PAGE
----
You’ve experienced a breach where information was sent to the wrong person. During the investigation it became clear that the person whose data was breached was aware of it happening. You took the actions that seemed appropriate and decided that it wasn’t necessary to report to the Information Commissioner’s Office (ICO). Case closed.
This is a situation that you might recognise and it’s a pattern that many breaches follow.
If you type ‘data breach’ into a search engine like Google, high in the list of predicted searches is ‘Data breach compensation’. On the pages this search returns you’ll find law firms letting people know about their right to compensation. This compensation can cover both direct losses and emotional distress. It’s very hard to demonstrate that someone didn’t experience distress. You’ll also see that some firms are focused on ‘public authorities’ including schools for raising these claims.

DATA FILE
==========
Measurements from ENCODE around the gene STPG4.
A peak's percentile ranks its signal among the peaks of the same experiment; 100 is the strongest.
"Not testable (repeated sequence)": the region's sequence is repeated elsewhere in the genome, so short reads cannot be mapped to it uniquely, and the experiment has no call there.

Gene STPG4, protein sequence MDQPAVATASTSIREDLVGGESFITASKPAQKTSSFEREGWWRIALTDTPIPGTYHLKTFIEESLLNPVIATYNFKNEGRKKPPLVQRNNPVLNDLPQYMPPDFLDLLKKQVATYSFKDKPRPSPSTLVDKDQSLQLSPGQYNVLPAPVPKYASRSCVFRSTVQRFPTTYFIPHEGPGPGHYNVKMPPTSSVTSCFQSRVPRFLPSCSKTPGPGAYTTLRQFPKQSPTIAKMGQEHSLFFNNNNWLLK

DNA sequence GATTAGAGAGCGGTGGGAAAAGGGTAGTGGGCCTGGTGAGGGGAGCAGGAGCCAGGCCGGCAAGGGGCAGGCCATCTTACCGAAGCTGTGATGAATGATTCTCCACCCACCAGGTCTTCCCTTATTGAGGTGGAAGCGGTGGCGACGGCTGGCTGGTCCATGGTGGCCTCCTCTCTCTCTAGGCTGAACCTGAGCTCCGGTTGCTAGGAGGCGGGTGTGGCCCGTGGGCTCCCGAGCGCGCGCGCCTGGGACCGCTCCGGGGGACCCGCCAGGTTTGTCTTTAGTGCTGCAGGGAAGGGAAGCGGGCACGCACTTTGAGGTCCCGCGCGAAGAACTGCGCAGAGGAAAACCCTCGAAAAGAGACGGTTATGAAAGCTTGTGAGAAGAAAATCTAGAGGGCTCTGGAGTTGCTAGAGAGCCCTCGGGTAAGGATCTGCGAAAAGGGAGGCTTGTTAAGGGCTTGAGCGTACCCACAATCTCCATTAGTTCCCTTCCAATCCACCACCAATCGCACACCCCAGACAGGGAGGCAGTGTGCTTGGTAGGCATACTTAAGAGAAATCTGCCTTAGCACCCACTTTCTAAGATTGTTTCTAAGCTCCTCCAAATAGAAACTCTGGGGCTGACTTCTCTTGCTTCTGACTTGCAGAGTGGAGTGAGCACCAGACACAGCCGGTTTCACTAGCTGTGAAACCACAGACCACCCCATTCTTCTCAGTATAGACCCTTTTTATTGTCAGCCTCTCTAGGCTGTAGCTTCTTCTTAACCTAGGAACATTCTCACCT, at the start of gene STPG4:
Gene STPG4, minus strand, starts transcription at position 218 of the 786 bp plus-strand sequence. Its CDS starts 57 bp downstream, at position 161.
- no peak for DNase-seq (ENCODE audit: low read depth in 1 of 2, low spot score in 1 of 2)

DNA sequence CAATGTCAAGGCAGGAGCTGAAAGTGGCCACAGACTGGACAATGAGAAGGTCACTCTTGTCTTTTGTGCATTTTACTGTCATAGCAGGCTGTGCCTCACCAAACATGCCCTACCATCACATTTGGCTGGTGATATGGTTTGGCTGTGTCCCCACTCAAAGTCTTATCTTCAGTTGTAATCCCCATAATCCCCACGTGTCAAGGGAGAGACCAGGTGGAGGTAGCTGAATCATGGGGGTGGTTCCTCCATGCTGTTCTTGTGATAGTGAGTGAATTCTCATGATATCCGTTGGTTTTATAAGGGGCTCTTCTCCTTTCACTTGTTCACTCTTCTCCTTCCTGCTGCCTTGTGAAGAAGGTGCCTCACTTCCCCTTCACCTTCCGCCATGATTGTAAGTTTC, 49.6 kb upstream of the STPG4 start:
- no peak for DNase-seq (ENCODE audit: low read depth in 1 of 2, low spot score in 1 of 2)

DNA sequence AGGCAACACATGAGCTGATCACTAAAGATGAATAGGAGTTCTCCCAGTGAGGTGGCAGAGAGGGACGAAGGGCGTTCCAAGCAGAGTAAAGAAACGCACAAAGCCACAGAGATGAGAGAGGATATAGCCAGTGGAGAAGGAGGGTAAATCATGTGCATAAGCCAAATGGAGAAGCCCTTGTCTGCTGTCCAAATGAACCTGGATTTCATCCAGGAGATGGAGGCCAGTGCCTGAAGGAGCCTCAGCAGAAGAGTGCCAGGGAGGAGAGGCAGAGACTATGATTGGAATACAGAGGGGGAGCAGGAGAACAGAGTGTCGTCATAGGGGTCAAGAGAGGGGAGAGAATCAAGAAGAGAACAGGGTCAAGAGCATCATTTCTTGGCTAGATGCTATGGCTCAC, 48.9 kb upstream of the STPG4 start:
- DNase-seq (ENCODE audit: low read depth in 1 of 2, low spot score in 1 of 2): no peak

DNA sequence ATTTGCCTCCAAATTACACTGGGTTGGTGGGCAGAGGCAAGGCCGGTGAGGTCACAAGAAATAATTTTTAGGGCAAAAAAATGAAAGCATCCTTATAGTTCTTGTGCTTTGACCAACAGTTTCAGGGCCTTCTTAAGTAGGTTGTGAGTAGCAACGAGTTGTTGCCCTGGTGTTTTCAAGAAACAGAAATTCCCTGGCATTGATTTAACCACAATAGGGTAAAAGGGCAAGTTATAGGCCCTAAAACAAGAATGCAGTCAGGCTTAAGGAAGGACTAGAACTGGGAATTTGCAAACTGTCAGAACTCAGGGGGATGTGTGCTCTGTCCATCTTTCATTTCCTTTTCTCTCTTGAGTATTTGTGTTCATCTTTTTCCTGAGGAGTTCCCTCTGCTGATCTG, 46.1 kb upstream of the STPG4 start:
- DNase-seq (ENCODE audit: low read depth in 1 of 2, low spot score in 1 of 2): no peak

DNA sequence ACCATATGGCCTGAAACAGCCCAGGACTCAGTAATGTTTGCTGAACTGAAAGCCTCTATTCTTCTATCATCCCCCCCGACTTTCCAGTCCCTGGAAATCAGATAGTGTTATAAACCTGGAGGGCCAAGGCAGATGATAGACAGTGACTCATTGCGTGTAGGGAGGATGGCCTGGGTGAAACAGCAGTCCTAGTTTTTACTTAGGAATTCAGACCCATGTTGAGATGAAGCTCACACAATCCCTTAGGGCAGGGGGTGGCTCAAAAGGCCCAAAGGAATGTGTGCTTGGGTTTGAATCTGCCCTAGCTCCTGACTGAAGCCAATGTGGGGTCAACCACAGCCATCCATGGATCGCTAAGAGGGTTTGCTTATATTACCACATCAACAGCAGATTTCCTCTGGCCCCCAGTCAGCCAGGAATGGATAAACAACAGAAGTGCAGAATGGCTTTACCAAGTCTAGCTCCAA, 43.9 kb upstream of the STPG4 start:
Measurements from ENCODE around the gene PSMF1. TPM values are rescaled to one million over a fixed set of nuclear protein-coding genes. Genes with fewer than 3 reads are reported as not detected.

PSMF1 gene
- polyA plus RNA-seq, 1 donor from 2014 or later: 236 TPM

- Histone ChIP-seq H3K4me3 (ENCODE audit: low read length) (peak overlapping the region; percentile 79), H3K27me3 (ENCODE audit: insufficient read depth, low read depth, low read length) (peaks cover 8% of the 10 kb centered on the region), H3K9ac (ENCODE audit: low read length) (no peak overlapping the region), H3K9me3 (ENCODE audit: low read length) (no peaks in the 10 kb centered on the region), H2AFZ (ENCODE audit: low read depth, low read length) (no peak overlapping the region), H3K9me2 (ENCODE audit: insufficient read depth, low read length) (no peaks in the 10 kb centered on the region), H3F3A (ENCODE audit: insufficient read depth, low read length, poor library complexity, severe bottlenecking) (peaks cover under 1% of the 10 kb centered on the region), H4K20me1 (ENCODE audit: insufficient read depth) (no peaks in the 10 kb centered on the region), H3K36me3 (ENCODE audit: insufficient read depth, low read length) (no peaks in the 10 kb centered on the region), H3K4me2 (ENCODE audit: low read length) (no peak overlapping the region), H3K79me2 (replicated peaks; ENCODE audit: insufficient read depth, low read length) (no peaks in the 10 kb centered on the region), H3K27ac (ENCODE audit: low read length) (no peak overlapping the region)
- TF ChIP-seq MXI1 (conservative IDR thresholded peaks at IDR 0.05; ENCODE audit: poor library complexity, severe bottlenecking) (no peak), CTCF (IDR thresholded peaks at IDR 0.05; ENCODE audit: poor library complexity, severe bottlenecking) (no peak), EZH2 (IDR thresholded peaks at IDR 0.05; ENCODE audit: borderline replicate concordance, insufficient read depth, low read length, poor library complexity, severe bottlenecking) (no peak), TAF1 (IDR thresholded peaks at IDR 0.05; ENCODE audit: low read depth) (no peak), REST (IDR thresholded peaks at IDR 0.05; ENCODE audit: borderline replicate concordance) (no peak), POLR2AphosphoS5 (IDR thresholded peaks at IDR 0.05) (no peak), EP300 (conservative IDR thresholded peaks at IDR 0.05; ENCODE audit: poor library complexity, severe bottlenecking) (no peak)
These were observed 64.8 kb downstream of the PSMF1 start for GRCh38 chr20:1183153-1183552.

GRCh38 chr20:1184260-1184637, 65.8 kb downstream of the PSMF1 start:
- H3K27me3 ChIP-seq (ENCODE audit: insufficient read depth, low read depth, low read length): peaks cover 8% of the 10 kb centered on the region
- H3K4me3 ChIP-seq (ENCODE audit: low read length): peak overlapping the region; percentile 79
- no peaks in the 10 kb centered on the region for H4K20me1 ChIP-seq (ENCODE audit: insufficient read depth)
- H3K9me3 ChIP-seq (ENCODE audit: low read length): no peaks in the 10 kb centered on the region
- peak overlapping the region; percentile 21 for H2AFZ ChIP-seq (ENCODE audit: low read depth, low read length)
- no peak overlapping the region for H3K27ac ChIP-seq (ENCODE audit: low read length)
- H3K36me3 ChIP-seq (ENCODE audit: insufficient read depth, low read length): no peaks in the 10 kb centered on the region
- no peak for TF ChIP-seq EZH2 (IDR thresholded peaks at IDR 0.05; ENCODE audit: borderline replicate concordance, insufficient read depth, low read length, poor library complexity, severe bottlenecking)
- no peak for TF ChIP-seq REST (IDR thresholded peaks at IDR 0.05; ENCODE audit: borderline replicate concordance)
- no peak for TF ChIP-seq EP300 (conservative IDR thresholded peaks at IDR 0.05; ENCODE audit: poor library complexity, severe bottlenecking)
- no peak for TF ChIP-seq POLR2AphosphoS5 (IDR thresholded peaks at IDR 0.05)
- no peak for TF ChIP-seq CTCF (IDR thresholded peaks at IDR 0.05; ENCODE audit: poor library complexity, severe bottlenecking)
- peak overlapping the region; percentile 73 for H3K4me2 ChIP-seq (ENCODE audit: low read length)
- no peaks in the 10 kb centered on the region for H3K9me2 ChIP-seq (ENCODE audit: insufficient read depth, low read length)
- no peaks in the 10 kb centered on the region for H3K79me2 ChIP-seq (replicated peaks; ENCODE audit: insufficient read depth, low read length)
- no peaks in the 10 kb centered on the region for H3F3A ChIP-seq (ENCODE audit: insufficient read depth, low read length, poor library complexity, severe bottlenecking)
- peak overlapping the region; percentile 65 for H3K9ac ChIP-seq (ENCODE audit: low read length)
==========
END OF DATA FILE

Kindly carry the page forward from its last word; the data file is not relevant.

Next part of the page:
If someone makes a claim it can be strengthened by making a complaint to the ICO. This is quite a simple process although it may take some time. If you’ve provided even fairly basic information to the data subject about what has happened this may be enough for the ICO to make a determination. The first you hear about it may be when you’re informed of the decision.
Managing the details
It would great to think that if you can prevent breaches from ever happening then the problem would be solved. While a breach free world would be excellent it’s not the real world, breaches do happen. Of course it’s important to put measures in place to reduce the risks of breaches occurring, but it’s also important to pay attention to what happens when they do.
You can have the best measures in place, but if you can’t demonstrate them then they won’t help if a complaint arises.
The time limit for a claim is six years and breach records should therefore be retained for this period of time.
Paper and spreadsheets
There is a risk that using paper and spreadsheets may simply not provide the required level of documentation and could significantly increase the level of risk from a potential claim down the line.
System – Keep track of your actions
By using a system you can fully document the action that you’ve taken around a breach incident including communicating with data subjects. You can create a timeline, add notes and attachments so that all the information is to hand, whenever you need it.